# How can I iterate over a list backward?

Thanks for keeping me focused. You’re right. It’s not overnight - this is a marathon, not a sprint.

Can you guide me to the places where I can practice these things? Im redoing the lessons but because I’ve done them already, I’m not sure if I’m learning or just memorizing them.

can’t see why my code doesnt get accepted… sure it’s ugly as ■■■■ but it seems to me it’s doing its job alright

``````def reversed_list(lst1, lst2):
for element in lst1:
if element == lst2[-1]:
del lst2[-1]
if lst2 == []:
return True
else:
return False
``````

you missed an edge case, the exercise tells you what edge case you missed:
`reversed_list([], [])` should have returned `True` , and it returned None

``````def reversed_list(lst1, lst2):
for element in lst1:
if element == lst2[-1]:
del lst2[-1]
if lst2 == []:
return True
else:
return False

print(reversed_list([], []))
``````

you can see `None`. Which can mean two things, in this case it means there was no return value/absence of return value

I thought it was a rather interesting exercise. My first instinct was to try and count backwards through the list to create a new, reversed list, then compare it to the first list using list comprehension. I will share it here in case anyone finds it helpful:

``````backdex = [(-1 * i) for i in range(1, len(lst2) + 1)]
lst2_bw = [lst2[i] for i in backdex]
if lst1 == lst2_bw:
``````

I then reviewed the solution provided, which I thought was a novel approach too. I tried to avoid using shortcuts with built-in functions and stick to what they have taught us so far.

Thank you for all of your shares and contributions!

Let’s reverse engineer,

``````>>> for x in range(10)[::-1]:
print(x)

9
8
7
6
5
4
3
2
1
0
>>>
``````

Good day . Please i don’t entirely understand this code.
i understand that the syntax for range is range(start, stop, step/stride). And that the default arguments are range(start = 0, stop=, step= 1), so what i understand from your code is:
for i in range(len(list) - 1, -1, -1):
is that the index (i) should start at len(lst) - 1 because you want to start at the index of end of the list which would be len(list) - 1 because in a list of 10 elements would be index 9 as index starts from zero.
I also understand the step/ stride portion because we want i to iterate backwards from the last index.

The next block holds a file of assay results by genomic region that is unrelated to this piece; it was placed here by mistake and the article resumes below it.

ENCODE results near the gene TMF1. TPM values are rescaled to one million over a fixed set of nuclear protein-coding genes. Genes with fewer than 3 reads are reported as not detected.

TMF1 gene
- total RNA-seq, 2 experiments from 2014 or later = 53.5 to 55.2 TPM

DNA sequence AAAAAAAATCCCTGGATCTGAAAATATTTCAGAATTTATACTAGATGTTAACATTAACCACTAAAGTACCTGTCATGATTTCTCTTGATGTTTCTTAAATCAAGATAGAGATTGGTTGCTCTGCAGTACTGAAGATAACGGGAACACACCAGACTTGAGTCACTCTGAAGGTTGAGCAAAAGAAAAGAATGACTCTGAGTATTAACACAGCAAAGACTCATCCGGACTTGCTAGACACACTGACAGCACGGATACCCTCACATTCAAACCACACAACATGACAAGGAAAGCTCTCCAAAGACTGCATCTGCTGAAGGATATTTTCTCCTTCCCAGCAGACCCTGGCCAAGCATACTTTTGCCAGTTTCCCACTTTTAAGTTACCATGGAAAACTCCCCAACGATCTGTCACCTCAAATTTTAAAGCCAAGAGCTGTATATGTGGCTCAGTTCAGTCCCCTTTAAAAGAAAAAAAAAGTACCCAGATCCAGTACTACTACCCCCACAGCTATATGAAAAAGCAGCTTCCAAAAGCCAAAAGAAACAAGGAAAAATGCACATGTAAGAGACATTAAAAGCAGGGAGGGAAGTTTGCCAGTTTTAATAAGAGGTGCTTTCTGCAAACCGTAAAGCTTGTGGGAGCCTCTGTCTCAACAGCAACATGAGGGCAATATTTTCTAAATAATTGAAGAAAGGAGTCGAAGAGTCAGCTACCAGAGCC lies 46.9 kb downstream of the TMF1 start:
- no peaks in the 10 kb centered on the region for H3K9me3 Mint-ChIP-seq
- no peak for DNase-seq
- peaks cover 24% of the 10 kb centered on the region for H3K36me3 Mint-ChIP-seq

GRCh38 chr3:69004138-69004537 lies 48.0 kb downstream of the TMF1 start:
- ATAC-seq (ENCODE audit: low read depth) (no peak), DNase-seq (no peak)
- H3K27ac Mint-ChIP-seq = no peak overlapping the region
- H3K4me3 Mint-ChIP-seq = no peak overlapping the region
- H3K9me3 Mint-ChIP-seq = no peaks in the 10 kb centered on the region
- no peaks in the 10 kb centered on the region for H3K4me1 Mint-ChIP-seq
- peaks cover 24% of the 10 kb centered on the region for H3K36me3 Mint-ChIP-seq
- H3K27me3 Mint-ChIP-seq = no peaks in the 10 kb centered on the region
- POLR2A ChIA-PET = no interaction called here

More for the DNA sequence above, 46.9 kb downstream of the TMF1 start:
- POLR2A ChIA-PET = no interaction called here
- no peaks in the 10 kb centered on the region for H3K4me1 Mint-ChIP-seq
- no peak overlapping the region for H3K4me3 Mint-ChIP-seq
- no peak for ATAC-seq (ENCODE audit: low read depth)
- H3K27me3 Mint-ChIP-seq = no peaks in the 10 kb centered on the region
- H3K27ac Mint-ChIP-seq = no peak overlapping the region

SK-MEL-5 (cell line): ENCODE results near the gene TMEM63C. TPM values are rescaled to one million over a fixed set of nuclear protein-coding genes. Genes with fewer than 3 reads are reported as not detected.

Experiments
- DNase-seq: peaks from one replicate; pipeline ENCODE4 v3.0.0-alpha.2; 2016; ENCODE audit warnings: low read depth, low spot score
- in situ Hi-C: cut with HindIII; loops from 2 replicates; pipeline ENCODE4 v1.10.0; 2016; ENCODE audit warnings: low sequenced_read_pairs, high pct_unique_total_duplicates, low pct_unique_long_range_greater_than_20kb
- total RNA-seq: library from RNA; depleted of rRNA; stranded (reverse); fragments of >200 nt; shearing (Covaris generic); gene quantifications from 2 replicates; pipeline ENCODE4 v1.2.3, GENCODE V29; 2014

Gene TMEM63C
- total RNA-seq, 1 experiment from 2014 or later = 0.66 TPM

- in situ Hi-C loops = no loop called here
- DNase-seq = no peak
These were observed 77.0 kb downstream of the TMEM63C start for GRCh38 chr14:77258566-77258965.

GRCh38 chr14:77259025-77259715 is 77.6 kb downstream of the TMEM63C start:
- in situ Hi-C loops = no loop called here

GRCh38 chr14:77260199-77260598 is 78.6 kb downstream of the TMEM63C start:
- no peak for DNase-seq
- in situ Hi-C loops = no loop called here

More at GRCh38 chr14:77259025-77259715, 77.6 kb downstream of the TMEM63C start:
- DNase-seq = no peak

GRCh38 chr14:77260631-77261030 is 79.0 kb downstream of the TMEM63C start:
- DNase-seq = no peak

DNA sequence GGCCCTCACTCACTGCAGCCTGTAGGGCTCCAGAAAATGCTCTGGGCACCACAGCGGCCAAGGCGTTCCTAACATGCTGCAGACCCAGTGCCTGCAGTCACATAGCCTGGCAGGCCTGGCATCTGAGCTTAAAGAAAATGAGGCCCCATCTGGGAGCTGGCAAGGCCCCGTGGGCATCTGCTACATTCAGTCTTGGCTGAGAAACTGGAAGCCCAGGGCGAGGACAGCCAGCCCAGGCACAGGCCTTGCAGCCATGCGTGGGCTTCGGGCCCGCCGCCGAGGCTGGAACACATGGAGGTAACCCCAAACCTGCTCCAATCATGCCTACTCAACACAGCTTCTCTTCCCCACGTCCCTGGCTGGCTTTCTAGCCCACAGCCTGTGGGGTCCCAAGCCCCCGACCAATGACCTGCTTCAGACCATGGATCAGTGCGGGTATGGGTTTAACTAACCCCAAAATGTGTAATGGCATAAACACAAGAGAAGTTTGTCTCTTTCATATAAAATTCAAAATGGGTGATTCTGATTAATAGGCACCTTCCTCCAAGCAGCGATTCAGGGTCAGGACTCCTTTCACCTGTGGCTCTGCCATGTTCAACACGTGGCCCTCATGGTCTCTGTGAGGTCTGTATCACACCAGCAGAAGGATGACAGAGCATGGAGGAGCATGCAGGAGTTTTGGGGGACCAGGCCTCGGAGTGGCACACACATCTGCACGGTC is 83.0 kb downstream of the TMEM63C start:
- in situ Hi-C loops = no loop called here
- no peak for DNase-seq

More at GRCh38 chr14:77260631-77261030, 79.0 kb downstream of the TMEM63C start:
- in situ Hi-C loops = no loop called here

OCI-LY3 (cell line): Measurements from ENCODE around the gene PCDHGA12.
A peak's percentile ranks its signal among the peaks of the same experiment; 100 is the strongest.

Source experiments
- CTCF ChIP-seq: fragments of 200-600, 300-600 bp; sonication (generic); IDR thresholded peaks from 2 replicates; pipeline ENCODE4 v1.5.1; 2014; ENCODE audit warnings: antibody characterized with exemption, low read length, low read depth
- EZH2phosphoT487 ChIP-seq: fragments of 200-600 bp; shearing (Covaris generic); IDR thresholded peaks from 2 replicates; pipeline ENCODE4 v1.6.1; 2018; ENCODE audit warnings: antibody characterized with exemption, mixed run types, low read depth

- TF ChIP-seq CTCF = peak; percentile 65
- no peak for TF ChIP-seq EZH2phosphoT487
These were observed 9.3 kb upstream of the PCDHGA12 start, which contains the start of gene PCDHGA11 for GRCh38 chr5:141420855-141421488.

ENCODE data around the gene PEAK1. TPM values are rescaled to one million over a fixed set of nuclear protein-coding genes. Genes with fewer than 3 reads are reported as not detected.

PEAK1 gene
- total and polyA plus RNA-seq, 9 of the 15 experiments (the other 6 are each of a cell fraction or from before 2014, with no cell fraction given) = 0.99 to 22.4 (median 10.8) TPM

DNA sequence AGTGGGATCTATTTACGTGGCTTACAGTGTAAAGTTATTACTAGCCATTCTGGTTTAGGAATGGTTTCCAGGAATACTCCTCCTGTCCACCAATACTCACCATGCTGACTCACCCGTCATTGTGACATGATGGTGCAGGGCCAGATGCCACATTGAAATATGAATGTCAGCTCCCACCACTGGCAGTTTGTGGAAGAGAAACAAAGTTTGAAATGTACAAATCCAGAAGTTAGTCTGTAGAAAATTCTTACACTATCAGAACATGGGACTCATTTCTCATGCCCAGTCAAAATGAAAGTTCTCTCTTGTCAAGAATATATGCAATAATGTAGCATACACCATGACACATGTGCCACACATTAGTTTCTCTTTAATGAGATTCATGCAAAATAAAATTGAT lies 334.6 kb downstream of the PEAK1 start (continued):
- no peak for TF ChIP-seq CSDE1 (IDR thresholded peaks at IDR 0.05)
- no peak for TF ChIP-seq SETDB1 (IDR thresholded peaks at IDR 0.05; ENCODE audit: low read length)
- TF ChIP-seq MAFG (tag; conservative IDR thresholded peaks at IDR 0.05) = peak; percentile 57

But what i do not understand is why the end argument is -1 which is at the end of the list. Since we are iterating backwards, shouldnt it end at the start of the list, which should be zero. That is the portion I don’t understand please can you shed more light on this?

Sorry to bother you again but i also don’t fully understand the list slice.
I know the syntax for list slicing is list[start : stop : step], i understand the step or stride portion and i know the default arguments are list[start= 0 : stop = -1 and step =1]. I understand the step part since we want to iterate backwards when using list[: : -1].
what I don’t understand , is how python knows to start at the end of the list since the default argument is still -1 or is it because 0-1=-1 so it starts from the end?
furthermore, how does it know to end at the beginning rather than at -1 which is the default argument?
Thank you very much.

the stop value uses a greater then (`>`) comparison, not a greater then equal or to `>=`. So setting `0` as stop value, then:

``````0 > 0 # first value is stop value.
``````

would be false, so we don’t get first element of list (which is at position/index 0)

Sorry sir but please I still do not understand. please can you elaborate a little bit?
Sorry to bother you again but i also don’t fully understand the list slice.
I know the syntax for list slicing is list[start : stop : step], i understand the step or stride portion and i know the default arguments are list[start= 0 : stop = -1 and step =1]. I understand the step part since we want to iterate backwards when using list[: : -1].
what I don’t understand , is how python knows to start at the end of the list since the default argument is still -1 or is it because 0-1=-1 so it starts from the end?
furthermore, how does it know to end at the beginning rather than at -1 which is the default argument?
Thank you very much.

How does (stop > -1) mean the index of the beginning of the list, or are we telling python that it can stop at anywhere that is > -1?

The loop runs until the condition becomes false. That the loop could just stop randomly anywhere, would be really stupid

`[::-1]`

The `-1` is not the stop, but the step or stride, along with the direction, to the left. So the first index of the above will be the last one in the list, and second index will be the first one in the list. Python translates this to a `range()`

``range(len(list) - 1, -1, -1)``

From the docs, referring to the slice notation list[i: j: k] = list[: : -1]

If i or j are omitted or `None` , they become “end” values (which end depends on the sign of *k )

Note the part in parentheses: the sign of k determines the beginning and the end of the slice.
There is a similar explanation for determining the end value for range() with a negative step.

2 Likes